The power reserve indicator is at 9 o’clock on a scale divided into four sectors, from 0 to 340 days. If the watch has little charge left (indicator in first sector) the measuring functions are hampered.
ALTIMETER: Activated and deactivated by pressing the button at 8 o’clock, the reading is obtained with three hands; the indications are based on 1000, 100, 2.5m. Thanks to the graduated exterior scale the power reserve dial provides altitudes from 1,000 to 10,000 meters:
The dial at the center provides the altitude from -300 to 900m:
The dial underneath the rehaut indicates altitudes from -97,5 to 97,5m:
COMPASS: First of all the watch must be kept on a horizontal level, as recommended by Citizen! By once again pressing the button at 10 o’clock the operation is reset. Here is a Citizen corporate video demonstrating the measurement operations:
My personal comments
I’ll stop now, hoping that someone has had the patience to read this far, and try to summarize my experience with the Citizen Promaster Altichron: Citizen has created a watch that is absolutely original, technologically advanced and with an absolutely innovative design. It has the beauty of a mechanical watch but its interior is representative of the best in Japanese technology.
This particular Citizen model is a high-tech “astronaut” instrument-watch, given its generous size, softened by the lightness of titanium, the very soft rubber watch band and the silence of its movement so reminiscent of the total absence of sound transmission in space. Everything works perfectly, to the last detail, but I must confess that I chose it solely for its design and its finish: and there is only one thing I can say about the faceted double barbed buckle, satin finished outside and glossy on the inside…WOW!
What would I improve? With all this perfection only one detail clashes: the numbers on the calendar. The 20th and 21st day, for example, have the first digit in a different character, and amidst all that perfection, it was one thing I just could not understand. As for the rest, as I already wrote in my first article on the Citizen Promaster Altichron (Cirrus) after Baselworld 2013 and that you can read here, Citizen is launching a series of models that are tremendously cool and destined to set the standard for all others!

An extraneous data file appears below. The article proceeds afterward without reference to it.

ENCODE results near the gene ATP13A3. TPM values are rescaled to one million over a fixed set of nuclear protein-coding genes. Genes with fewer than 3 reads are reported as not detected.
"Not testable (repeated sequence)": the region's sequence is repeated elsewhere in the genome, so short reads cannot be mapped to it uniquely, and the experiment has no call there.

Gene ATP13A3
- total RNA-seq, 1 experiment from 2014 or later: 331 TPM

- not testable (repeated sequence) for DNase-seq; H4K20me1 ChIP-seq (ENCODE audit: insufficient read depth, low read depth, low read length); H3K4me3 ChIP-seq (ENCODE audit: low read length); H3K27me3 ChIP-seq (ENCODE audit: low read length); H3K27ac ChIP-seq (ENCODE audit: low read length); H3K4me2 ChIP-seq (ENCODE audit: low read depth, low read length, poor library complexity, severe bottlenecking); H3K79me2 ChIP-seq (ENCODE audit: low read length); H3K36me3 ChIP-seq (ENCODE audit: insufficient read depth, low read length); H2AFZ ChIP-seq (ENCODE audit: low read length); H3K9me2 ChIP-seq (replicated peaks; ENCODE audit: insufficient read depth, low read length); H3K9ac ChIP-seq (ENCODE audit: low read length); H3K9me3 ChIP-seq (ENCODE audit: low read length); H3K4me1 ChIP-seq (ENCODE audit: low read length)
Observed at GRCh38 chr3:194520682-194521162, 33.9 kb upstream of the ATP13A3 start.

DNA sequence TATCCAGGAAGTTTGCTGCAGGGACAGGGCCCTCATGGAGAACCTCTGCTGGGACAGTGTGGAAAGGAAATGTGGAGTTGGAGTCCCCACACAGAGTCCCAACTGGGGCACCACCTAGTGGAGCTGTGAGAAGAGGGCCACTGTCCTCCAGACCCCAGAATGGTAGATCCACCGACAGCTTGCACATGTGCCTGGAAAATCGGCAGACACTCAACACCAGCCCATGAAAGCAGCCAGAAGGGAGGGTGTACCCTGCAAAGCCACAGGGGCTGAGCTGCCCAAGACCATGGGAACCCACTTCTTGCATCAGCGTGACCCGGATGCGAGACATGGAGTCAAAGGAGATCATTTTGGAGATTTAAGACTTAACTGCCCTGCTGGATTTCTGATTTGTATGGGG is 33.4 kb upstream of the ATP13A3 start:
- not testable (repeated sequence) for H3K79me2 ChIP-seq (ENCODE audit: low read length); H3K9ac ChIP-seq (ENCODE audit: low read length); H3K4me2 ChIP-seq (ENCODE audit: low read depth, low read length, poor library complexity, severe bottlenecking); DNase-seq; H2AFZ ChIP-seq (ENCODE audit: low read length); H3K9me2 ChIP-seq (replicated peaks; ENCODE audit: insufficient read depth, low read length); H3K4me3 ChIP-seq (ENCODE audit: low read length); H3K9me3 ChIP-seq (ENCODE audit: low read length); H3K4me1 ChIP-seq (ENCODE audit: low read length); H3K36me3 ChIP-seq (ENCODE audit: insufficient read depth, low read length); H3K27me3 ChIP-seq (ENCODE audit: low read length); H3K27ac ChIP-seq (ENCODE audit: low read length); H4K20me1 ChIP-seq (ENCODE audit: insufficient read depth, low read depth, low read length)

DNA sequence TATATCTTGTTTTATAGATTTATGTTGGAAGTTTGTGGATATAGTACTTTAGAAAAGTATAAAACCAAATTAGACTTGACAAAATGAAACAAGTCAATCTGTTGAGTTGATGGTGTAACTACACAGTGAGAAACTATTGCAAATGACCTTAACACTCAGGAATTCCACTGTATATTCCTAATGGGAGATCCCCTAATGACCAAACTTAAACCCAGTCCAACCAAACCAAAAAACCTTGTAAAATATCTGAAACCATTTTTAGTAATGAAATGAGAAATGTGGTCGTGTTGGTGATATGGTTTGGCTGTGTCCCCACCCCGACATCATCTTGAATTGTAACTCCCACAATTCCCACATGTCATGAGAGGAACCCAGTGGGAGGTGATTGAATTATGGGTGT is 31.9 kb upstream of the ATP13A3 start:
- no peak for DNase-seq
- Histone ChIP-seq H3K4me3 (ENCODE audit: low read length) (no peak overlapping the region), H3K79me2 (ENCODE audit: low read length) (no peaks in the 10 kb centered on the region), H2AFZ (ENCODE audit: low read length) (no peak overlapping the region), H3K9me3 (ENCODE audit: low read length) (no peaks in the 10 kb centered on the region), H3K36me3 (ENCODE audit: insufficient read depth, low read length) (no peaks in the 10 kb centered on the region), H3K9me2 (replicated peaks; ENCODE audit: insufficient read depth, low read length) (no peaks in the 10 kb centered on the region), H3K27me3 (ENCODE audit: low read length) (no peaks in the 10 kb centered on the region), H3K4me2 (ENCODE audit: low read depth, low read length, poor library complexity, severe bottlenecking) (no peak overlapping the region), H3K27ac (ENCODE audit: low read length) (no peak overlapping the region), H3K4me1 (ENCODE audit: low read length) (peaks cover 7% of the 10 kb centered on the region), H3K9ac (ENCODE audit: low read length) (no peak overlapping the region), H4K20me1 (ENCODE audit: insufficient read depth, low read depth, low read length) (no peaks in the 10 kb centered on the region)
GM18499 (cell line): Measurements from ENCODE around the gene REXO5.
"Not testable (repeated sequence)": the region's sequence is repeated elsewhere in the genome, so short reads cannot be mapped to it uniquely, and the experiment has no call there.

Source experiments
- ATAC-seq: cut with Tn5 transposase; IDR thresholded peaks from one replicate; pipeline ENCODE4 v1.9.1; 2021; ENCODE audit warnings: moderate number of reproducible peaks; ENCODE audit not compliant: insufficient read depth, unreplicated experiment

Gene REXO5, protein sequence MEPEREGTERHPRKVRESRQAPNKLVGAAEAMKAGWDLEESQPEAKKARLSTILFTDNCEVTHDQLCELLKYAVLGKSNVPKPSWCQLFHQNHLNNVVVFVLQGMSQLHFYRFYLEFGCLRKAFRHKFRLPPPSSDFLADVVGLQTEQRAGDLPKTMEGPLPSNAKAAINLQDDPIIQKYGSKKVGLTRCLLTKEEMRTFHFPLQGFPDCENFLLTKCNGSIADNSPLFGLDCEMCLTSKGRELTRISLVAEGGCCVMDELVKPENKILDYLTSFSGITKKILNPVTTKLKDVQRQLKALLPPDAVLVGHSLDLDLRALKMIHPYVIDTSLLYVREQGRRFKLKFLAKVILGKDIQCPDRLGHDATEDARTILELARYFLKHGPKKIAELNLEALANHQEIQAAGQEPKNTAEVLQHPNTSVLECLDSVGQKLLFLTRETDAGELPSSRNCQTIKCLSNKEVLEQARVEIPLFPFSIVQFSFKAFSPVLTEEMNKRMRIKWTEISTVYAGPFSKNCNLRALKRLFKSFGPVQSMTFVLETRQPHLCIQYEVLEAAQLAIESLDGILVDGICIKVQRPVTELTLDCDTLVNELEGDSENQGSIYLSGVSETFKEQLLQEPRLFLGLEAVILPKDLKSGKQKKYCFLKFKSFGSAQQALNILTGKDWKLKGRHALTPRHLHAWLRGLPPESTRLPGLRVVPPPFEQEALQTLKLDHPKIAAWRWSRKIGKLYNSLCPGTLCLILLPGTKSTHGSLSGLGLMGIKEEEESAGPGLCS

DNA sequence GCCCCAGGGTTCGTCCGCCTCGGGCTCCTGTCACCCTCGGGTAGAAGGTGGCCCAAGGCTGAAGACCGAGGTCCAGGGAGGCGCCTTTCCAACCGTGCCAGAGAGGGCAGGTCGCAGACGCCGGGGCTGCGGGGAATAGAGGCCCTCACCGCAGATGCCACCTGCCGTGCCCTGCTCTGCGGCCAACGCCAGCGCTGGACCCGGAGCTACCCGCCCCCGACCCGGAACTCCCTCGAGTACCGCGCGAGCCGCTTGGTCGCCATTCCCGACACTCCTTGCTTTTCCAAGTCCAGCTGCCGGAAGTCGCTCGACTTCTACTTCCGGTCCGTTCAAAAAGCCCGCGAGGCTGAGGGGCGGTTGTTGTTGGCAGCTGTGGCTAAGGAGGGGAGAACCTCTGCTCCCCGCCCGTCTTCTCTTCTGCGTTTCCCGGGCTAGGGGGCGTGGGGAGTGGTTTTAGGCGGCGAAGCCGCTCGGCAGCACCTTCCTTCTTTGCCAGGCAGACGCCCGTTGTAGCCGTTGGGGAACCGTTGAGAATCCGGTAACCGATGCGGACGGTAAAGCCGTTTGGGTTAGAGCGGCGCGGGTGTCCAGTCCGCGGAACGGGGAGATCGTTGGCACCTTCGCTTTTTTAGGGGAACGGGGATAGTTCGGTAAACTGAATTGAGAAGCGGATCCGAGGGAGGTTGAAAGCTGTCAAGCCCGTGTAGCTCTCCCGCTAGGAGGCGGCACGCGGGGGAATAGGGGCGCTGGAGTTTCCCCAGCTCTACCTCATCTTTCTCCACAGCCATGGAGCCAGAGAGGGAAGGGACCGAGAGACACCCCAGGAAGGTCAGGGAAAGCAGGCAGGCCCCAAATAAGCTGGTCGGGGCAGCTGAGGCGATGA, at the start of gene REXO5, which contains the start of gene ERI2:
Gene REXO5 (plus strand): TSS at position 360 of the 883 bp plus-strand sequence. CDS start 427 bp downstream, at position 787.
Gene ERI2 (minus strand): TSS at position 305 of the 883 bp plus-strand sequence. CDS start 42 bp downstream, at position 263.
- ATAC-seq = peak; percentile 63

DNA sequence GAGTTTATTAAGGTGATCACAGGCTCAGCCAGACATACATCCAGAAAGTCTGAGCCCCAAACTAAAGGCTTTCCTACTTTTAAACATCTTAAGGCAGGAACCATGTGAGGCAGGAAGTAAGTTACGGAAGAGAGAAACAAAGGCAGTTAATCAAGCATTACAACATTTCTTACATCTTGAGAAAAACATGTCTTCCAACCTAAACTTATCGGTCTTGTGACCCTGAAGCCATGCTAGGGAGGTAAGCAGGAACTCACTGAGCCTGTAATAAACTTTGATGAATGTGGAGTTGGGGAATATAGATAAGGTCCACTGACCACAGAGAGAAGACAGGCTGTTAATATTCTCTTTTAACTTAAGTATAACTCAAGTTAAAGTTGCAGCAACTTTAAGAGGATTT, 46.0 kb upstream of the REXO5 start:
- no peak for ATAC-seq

My first experience with Citizen's After Sales Service
My Citizen Promaster Altichron is now undergoing maintenance. This is not due to a standard scheduled maintenance program but, rather, because it is not working anymore after being stored in a drawer for months, thus not being exposed to any source of light for a long time. In this regard, I have not read anything about it in the user manual but I have to honestly admit that I have not read it carefully. From what I learned by reading on specialized forums, however, it is commonly agreed that the Altichron, like all the Citizen watches that are equipped with an Eco-Drive movement need to operate under constant exposure to sunlight as much as possible, to prevent the battery from being irreversibly affected.
I look forward to receiving more information from Citizen Italy about the issue (which I reckon it is known and coded) at the end of the repair process. However, I think this is something to take into account when buying a new Citizen Eco-Drive. I hope in the meantime to get my Citizen Promaster Altichron back up-and-running again as soon as possible: the so-called service level (a standard KPI in After Sales) does not seem to be excellent: I consigned my watch on April 16 and after 9 days I have not yet received the repair cost estimate (which is of course an out of warranty cost).
Please Note: Are you interested in other Promaster's reviews? Please read our full hands on review of the new for 2014 Citizen Promaster Aqualand Depth Meter!
(Photo credit: Google; Horbiter's original photo shooting)
Gaetano C. @Horbiter ®